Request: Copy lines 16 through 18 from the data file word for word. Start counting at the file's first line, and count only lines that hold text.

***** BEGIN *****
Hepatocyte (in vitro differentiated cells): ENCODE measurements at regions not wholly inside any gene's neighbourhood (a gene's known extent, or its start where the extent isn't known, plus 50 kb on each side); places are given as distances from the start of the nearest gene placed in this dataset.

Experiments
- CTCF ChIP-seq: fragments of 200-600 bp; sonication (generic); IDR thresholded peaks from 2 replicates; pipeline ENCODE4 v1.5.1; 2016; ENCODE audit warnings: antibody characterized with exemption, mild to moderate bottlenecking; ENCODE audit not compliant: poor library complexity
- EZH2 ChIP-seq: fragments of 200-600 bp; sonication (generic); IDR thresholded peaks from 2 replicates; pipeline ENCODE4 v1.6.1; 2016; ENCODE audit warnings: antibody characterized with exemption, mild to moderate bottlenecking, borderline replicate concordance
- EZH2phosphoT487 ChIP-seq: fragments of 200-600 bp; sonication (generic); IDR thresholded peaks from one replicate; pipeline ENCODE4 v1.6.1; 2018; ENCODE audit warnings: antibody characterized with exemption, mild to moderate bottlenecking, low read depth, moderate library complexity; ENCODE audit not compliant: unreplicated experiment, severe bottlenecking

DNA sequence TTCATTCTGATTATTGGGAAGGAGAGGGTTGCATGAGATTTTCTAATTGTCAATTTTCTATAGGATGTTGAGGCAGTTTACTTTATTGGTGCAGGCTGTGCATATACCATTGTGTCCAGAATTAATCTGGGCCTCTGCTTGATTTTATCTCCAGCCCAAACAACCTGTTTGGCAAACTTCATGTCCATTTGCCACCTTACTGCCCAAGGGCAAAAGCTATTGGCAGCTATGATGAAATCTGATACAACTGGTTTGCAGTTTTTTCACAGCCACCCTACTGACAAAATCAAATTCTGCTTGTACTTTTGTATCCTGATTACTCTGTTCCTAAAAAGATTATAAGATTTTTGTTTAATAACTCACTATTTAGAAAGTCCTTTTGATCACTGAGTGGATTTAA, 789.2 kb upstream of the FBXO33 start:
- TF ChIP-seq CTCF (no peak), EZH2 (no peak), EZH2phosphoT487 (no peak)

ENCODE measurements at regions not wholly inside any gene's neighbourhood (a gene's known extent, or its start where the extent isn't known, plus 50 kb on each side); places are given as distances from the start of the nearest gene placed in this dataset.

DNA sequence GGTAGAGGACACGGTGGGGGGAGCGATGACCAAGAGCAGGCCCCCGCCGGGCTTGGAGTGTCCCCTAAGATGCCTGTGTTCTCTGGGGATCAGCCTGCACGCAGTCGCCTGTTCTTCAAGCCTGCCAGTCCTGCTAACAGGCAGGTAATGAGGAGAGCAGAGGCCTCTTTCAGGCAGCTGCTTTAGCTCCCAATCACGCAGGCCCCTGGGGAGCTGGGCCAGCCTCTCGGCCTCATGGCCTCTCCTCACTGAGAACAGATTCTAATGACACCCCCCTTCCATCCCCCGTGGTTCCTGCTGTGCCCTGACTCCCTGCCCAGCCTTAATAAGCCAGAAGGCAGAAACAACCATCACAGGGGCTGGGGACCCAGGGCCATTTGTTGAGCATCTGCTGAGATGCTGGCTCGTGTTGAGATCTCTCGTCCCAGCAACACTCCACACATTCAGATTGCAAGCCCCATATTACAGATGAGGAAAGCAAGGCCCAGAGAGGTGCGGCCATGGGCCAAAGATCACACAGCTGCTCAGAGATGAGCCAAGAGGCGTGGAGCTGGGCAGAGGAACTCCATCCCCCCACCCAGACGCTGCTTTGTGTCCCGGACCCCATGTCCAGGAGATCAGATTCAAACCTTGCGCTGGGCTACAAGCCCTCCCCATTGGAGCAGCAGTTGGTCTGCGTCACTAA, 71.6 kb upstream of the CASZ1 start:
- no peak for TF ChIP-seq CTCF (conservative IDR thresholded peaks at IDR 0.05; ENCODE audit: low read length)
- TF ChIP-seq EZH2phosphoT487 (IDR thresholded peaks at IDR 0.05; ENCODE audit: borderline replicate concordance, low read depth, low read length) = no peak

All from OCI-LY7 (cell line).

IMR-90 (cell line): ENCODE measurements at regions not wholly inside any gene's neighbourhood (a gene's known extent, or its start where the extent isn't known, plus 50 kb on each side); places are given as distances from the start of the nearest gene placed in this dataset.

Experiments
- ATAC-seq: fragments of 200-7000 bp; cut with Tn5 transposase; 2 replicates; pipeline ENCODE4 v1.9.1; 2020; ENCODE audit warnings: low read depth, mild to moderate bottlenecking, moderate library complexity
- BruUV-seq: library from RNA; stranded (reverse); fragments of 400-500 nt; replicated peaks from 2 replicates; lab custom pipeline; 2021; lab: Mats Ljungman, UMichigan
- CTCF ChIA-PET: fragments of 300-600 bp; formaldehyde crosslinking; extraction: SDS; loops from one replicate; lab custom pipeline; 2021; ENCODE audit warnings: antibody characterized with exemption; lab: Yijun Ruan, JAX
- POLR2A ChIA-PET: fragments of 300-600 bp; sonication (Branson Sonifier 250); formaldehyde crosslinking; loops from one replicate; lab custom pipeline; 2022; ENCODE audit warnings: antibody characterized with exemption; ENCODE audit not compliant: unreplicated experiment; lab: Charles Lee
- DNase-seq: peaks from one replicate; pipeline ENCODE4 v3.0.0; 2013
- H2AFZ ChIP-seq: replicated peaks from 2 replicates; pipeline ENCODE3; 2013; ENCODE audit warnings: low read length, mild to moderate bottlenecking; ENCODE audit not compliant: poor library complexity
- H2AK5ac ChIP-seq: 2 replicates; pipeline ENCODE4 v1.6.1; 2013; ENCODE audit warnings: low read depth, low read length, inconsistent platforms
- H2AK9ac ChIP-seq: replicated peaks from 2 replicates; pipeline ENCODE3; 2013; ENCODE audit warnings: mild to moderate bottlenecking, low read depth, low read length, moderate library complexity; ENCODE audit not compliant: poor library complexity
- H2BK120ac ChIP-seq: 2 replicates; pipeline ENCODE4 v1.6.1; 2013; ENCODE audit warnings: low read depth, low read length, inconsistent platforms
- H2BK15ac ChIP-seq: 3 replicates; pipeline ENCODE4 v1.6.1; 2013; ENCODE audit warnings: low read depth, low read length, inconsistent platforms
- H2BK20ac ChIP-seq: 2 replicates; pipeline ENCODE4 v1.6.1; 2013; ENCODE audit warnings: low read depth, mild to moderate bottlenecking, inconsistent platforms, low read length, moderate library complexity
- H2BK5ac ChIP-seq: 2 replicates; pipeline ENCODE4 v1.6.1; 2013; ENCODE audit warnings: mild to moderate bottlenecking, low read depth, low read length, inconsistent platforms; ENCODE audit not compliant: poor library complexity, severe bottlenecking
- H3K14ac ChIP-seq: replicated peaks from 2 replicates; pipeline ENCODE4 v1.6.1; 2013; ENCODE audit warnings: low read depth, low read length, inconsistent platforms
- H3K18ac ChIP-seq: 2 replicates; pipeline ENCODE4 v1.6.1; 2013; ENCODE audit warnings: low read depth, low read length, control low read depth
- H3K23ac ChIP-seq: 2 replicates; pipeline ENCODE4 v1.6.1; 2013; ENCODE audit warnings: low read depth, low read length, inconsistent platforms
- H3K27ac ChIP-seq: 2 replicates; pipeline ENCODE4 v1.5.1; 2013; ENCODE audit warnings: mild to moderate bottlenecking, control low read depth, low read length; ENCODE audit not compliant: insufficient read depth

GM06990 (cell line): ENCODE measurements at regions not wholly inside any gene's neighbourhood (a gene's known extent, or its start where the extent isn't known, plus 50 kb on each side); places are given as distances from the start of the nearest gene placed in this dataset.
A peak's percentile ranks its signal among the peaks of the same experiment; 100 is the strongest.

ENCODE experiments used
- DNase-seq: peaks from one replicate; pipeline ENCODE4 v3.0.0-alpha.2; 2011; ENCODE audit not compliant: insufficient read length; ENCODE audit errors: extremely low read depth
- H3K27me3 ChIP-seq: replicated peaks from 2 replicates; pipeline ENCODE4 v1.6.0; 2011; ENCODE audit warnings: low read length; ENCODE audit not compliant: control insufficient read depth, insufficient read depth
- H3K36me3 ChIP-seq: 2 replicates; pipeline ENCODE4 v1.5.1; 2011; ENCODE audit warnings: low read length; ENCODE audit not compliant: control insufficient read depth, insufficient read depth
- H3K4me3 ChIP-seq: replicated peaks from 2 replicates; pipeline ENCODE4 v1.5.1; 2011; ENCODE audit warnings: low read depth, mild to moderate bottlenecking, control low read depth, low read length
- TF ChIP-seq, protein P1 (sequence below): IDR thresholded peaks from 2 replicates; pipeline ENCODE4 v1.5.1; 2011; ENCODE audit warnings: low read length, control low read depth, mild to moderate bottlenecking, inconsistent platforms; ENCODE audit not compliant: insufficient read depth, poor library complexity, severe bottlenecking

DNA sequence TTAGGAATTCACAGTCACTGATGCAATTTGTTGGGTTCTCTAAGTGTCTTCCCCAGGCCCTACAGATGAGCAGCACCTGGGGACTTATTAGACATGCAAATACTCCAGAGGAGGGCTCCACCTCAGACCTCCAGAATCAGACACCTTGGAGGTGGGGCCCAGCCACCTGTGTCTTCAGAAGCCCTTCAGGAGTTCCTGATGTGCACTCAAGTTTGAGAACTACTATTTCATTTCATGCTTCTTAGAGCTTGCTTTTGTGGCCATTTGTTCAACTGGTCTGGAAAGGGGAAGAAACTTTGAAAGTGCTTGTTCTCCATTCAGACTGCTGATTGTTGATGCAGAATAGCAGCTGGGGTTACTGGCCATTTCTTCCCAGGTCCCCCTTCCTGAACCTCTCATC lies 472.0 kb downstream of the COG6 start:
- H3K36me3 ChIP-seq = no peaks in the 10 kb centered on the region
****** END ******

- BruUV-seq: library from RNA; stranded (reverse); fragments of 400-500 nt; replicated peaks from 2 replicates; lab custom pipeline; 2021; lab: Mats Ljungman, UMichigan
- CTCF ChIA-PET: fragments of 300-600 bp; formaldehyde crosslinking; extraction: SDS; loops from one replicate; lab custom pipeline; 2021; ENCODE audit warnings: antibody characterized with exemption; lab: Yijun Ruan, JAX
- POLR2A ChIA-PET: fragments of 300-600 bp; sonication (Branson Sonifier 250); formaldehyde crosslinking; loops from one replicate; lab custom pipeline; 2022; ENCODE audit warnings: antibody characterized with exemption; ENCODE audit not compliant: unreplicated experiment; lab: Charles Lee